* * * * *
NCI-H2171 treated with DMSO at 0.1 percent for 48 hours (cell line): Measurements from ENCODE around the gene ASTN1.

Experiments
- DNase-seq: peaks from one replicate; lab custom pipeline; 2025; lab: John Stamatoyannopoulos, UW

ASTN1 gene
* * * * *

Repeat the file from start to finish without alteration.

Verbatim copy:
NCI-H2171 treated with DMSO at 0.1 percent for 48 hours (cell line): Measurements from ENCODE around the gene ASTN1.

Experiments
- DNase-seq: peaks from one replicate; lab custom pipeline; 2025; lab: John Stamatoyannopoulos, UW

ASTN1 gene